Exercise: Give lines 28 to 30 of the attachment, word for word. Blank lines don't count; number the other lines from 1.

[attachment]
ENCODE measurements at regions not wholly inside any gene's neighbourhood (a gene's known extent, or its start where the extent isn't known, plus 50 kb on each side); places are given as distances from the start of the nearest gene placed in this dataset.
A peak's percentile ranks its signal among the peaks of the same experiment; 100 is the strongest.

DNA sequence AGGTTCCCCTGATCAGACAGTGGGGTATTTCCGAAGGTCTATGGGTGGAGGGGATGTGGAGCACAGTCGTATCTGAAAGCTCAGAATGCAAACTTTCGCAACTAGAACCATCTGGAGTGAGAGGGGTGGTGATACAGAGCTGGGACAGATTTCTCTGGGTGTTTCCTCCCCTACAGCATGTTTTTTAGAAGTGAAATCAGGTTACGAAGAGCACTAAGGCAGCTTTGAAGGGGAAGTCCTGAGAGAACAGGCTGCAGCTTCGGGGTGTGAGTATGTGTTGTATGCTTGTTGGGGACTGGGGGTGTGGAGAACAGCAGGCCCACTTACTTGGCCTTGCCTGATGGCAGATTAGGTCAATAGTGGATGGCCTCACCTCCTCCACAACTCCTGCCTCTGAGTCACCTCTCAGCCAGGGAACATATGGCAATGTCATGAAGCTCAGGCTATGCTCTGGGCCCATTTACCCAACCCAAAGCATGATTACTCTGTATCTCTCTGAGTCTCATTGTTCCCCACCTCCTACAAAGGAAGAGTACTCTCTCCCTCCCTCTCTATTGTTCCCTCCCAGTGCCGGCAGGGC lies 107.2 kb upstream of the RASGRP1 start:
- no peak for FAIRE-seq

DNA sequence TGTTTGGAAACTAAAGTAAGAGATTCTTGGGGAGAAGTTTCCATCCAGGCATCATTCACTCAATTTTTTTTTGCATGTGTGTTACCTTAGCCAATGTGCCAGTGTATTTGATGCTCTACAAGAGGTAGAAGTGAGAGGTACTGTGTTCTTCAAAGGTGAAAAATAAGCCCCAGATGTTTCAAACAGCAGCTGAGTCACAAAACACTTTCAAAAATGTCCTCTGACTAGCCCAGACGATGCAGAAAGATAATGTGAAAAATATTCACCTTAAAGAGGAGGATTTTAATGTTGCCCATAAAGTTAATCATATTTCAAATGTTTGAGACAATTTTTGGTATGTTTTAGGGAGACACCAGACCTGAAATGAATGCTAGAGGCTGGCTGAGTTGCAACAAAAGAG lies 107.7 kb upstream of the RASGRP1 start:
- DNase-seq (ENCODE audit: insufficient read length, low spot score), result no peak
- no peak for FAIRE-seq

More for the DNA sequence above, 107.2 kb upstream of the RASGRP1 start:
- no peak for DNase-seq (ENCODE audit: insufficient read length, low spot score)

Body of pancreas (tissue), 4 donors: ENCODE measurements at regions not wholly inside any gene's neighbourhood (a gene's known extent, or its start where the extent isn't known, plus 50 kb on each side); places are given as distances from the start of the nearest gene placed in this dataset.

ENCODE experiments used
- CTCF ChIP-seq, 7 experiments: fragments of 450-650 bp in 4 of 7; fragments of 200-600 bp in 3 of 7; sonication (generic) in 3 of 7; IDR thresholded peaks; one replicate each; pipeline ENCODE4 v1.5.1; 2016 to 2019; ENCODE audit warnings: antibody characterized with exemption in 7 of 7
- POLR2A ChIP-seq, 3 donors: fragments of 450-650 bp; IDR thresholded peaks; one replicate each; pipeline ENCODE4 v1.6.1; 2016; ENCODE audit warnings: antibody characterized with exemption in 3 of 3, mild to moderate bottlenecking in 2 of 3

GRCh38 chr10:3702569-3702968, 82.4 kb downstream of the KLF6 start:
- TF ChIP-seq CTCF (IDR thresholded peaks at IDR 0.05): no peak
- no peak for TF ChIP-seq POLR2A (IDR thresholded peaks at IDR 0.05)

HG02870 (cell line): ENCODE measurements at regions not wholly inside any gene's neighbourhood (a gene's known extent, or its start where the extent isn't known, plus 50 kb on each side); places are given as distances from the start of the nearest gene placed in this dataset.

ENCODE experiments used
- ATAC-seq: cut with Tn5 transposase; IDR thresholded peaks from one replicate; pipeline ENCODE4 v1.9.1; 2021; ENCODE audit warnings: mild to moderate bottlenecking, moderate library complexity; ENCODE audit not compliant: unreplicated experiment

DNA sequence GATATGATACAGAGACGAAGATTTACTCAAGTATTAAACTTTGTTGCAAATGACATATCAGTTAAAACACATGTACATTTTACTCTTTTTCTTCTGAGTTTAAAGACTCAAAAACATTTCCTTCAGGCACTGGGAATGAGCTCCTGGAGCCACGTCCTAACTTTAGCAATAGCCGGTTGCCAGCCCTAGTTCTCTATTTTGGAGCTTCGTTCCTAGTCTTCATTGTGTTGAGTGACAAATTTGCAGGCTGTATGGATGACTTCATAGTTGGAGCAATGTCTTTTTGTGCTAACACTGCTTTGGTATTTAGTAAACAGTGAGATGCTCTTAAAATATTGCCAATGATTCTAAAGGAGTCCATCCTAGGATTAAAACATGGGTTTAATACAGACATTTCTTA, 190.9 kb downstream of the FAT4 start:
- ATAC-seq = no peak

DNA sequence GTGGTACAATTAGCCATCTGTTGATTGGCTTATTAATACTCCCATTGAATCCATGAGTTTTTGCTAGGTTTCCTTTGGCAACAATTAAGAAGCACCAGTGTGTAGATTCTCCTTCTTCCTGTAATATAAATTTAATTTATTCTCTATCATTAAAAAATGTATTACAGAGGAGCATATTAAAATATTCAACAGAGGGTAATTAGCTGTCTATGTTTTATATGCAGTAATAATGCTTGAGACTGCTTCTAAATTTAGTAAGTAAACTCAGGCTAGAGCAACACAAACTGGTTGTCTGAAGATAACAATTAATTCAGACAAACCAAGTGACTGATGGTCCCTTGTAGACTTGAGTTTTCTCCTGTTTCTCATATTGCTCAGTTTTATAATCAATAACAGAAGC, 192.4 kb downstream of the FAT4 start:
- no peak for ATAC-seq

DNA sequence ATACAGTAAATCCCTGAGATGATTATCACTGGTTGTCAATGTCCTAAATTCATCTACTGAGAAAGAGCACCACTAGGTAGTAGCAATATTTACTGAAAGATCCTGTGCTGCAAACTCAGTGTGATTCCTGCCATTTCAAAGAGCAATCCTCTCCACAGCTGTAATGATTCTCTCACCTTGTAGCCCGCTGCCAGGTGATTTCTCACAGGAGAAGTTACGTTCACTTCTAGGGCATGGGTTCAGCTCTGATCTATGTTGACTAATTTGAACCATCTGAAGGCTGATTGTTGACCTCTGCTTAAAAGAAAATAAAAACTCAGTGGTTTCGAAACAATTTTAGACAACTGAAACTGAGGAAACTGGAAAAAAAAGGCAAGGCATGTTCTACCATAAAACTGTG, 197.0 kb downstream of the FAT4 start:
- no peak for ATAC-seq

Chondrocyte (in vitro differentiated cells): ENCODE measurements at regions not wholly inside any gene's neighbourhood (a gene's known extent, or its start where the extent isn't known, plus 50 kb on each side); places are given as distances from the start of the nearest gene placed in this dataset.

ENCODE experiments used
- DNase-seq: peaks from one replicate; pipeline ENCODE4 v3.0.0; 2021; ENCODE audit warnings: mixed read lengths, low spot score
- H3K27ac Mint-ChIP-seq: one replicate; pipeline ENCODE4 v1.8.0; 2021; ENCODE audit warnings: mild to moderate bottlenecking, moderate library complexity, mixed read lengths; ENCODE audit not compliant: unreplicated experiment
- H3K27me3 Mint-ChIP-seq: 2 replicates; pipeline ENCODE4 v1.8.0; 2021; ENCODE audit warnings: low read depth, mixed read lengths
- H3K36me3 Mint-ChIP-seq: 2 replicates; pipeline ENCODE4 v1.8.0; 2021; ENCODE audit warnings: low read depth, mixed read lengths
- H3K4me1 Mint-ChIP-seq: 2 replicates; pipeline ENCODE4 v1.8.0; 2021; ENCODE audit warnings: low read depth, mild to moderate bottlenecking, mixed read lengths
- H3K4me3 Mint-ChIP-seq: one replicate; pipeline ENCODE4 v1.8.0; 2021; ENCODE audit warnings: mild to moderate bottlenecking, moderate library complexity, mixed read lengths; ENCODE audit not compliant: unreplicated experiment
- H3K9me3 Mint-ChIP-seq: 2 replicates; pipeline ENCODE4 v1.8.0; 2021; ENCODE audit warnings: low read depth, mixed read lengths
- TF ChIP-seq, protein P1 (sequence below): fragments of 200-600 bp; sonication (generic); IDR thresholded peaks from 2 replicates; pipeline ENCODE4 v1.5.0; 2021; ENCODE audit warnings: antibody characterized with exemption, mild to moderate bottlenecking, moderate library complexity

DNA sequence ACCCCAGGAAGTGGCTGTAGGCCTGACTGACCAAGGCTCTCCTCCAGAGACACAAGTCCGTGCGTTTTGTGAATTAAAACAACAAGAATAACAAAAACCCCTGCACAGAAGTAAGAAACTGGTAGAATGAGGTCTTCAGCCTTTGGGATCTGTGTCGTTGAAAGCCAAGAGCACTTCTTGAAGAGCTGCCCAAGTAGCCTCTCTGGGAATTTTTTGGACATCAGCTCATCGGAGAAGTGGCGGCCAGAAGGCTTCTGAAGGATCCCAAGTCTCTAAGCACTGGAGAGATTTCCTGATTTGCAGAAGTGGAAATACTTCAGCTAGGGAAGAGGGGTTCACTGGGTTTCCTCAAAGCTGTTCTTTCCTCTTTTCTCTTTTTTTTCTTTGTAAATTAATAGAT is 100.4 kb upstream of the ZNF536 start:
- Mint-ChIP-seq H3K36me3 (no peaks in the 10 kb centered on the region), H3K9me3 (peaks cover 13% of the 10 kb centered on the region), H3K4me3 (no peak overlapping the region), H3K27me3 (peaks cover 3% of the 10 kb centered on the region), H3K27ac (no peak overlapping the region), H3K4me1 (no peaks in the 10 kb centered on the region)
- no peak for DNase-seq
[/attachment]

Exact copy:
- DNase-seq: peaks from one replicate; pipeline ENCODE4 v3.0.0; 2021; ENCODE audit warnings: mixed read lengths, low spot score
- H3K27ac Mint-ChIP-seq: one replicate; pipeline ENCODE4 v1.8.0; 2021; ENCODE audit warnings: mild to moderate bottlenecking, moderate library complexity, mixed read lengths; ENCODE audit not compliant: unreplicated experiment
- H3K27me3 Mint-ChIP-seq: 2 replicates; pipeline ENCODE4 v1.8.0; 2021; ENCODE audit warnings: low read depth, mixed read lengths